John Bell Letter
This collection consists of one letter from John Bell, then Secretary of War, to William Brownlow, publisher of The Whig newspaper. Written on August 30, 1844, Bell discusses in the letter his support for Henry Clay in 1839 after Brownlow wrote in a book that the only man who had the holding in 1839 to come out openly for Clay was future Governor James C. Jones.
- 1844 August 30
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0.1 Linear Feet
In this August 30, 1844, letter to William Brownlow, publisher of The Whig newspaper, John Bell, then Secretary of War, discusses his support of Henry Clay in 1839.
Born near Nashville on February 15, 1797, John Bell served as a state senator in 1817, but declined reelection. In 1827, he was elected to the U. S. House of Representatives, a seat that he held through 1841. He served as Speaker of the House for the Twenty-third Congress from 1833-1834, and as Secretary of War under President William Henry Harrison from March 5-September 12, 1841. After a term in the state house of representatives, Bell was elected as a Whig to the U. S. Senate in 1847, serving until March 3, 1859. He was an unsuccessful candidate for President of the United States on the Constitutional Union ticket in the 1860 election. Bell died at his home on September 10, 1869, and is buried in Mount Olivet Cemetery near Nashville.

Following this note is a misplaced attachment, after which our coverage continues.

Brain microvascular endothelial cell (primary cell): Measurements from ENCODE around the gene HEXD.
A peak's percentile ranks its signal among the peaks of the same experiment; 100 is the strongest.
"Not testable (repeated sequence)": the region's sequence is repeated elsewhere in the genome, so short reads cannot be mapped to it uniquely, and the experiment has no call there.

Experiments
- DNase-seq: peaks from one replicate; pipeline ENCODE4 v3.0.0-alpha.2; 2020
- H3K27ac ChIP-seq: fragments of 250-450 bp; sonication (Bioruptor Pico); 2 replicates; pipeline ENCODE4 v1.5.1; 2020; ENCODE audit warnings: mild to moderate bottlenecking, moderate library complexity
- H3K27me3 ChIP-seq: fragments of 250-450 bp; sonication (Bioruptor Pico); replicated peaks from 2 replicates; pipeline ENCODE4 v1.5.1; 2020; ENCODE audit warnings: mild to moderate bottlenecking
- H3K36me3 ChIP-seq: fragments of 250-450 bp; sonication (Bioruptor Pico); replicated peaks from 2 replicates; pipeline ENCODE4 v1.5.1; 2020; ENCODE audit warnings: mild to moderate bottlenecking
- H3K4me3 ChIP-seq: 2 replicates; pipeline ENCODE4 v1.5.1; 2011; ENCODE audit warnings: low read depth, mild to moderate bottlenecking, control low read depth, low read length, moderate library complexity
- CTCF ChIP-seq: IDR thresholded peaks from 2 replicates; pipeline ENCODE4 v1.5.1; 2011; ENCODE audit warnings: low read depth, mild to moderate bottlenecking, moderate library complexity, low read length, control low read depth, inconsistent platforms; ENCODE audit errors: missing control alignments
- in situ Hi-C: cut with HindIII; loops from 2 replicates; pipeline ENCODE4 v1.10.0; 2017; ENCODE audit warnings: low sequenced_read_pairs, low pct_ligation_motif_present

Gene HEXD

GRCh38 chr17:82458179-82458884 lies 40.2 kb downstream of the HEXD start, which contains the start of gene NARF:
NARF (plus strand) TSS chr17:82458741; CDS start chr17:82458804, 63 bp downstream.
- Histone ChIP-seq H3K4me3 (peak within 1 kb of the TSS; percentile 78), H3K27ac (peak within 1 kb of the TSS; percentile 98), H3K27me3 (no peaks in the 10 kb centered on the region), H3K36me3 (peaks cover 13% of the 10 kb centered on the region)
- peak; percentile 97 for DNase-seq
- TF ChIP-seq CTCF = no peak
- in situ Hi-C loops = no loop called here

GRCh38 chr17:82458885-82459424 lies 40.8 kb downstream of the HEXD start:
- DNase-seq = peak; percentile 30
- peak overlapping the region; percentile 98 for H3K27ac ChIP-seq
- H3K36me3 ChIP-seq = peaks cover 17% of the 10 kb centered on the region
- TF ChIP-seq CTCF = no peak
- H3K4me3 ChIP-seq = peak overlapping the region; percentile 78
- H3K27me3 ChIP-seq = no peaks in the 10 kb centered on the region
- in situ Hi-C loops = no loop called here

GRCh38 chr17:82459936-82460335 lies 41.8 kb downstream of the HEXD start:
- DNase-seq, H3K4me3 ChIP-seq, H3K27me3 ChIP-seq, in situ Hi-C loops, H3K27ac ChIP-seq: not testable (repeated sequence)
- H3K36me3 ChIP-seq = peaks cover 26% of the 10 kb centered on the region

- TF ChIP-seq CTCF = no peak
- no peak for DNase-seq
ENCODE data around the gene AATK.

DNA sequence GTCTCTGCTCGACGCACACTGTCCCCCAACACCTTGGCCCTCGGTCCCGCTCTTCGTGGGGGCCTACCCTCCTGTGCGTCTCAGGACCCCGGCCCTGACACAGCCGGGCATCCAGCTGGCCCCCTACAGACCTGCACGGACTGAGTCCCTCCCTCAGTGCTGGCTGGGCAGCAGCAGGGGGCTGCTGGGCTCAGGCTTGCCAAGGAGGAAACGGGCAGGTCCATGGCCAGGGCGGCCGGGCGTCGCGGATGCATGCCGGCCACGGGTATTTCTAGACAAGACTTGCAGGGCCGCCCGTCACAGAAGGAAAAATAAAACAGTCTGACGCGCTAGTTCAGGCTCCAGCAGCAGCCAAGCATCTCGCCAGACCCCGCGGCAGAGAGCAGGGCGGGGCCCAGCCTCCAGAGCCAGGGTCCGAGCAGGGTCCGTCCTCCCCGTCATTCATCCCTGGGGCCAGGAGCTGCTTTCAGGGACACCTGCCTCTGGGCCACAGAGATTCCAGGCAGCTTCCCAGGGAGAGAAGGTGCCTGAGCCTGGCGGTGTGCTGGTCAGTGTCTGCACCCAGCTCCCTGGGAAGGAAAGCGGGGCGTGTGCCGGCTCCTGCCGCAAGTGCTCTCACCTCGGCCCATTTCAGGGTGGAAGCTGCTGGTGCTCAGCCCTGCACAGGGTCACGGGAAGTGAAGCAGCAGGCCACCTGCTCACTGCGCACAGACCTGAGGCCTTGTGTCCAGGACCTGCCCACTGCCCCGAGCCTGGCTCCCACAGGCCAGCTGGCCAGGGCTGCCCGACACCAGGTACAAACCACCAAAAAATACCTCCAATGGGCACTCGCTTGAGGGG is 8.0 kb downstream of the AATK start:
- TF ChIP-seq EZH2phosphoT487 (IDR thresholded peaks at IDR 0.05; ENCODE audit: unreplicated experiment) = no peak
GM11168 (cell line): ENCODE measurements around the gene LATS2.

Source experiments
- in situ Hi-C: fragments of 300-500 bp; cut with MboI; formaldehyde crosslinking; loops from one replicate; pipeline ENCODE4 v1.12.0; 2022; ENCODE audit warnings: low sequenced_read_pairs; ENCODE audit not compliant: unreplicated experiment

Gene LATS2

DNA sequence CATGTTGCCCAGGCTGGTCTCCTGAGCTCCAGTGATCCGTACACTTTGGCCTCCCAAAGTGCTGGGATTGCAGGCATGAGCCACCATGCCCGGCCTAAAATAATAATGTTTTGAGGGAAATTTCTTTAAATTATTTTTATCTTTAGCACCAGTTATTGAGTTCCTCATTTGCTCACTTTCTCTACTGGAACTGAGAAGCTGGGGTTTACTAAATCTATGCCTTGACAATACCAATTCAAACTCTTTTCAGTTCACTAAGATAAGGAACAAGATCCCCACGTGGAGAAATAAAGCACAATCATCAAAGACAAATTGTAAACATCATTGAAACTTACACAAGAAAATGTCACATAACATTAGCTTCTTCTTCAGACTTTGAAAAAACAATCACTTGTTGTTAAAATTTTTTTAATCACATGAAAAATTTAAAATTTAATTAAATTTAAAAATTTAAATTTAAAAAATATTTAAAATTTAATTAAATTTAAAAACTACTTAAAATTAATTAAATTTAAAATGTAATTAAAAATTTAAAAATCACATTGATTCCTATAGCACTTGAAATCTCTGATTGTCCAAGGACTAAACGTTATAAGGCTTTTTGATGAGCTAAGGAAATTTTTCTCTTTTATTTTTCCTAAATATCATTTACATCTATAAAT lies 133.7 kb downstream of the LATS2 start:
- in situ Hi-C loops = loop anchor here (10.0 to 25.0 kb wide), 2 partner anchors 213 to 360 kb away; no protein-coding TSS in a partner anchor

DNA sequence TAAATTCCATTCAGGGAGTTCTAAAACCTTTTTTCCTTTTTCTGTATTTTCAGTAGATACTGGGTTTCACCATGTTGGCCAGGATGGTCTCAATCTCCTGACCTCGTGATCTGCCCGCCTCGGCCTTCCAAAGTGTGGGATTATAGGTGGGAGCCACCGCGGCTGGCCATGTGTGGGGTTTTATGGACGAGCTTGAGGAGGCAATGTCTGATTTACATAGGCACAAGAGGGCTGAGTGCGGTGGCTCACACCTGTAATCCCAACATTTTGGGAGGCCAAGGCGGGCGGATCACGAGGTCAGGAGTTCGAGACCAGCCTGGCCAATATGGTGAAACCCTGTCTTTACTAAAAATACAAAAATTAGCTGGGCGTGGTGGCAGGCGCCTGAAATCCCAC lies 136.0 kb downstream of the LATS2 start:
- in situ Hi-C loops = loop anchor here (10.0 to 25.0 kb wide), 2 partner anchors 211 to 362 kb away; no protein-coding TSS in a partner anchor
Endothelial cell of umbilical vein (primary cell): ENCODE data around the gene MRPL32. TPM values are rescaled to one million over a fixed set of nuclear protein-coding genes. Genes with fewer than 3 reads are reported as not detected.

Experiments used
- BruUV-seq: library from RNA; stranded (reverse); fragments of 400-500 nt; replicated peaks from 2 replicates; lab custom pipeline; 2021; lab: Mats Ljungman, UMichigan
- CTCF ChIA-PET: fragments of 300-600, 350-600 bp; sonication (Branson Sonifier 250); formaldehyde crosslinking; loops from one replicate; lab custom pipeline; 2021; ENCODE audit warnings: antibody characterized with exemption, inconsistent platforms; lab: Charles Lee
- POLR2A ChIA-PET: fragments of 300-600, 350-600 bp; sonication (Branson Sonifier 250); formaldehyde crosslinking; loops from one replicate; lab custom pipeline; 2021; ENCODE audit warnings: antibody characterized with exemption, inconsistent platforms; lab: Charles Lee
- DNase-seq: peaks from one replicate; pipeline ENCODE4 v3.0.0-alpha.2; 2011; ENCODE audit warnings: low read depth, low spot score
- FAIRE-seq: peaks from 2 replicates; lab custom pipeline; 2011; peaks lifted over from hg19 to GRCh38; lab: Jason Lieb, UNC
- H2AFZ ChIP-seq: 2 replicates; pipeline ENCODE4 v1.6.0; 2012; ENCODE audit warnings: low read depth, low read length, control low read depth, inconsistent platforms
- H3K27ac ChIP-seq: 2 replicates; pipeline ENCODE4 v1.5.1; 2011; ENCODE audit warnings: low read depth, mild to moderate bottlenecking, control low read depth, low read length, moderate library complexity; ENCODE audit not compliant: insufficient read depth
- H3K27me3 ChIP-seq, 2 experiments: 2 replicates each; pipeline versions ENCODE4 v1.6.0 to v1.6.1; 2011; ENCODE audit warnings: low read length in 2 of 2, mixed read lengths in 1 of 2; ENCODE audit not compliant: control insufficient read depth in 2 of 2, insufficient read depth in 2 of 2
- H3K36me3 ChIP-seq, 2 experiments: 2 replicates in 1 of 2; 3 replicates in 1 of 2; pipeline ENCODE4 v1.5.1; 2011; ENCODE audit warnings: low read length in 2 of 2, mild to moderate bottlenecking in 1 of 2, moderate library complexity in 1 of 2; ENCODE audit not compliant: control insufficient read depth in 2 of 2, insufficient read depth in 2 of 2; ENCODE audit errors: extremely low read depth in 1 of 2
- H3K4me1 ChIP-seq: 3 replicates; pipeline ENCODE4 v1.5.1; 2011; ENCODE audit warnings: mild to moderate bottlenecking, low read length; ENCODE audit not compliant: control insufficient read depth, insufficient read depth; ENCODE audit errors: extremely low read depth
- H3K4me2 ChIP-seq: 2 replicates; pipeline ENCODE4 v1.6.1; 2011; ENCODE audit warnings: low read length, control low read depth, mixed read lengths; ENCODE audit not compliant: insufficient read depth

William Gannaway Parson Brownlow (1805-1877) was an influential East Tennessee minister, journalist, and governor. In 1838 he became owner/editor of an Elizabethton newspaper popularly known as Brownlow's Whig. His newspaper, which, one the eve of the Civil War, reached nearly eleven thousand subscribers across the nation, moved to Knoxville in 1849. The Parson was a prominent spokesperson for the Whig Party and a staunch defender of the Union. After Tennessee left the Union, Brownlow continued speaking out against the Confederacy. He was eventually jailed in Knoxville and later expelled from the Confederacy for his anti-secession editorials. After traveling on a speaking tour throughout the North, the Parson returned to Knoxville with the Union troops in the fall of 1863, continuing to rail against the Confederacy and secession. In March 1865, Tennessee Unionists chose Brownlow to succeed Andrew Johnson as governor of Tennessee. After two terms as Tennessee's Reconstruction-era governor, Brownlow, in 1869, was chosen to represent the state in the U. S. Senate. He served only one term before returning to Knoxville, where he died on April 28, 1877.
Collection consists of one folder.
Purchased by Special Collections, August 14, 2006.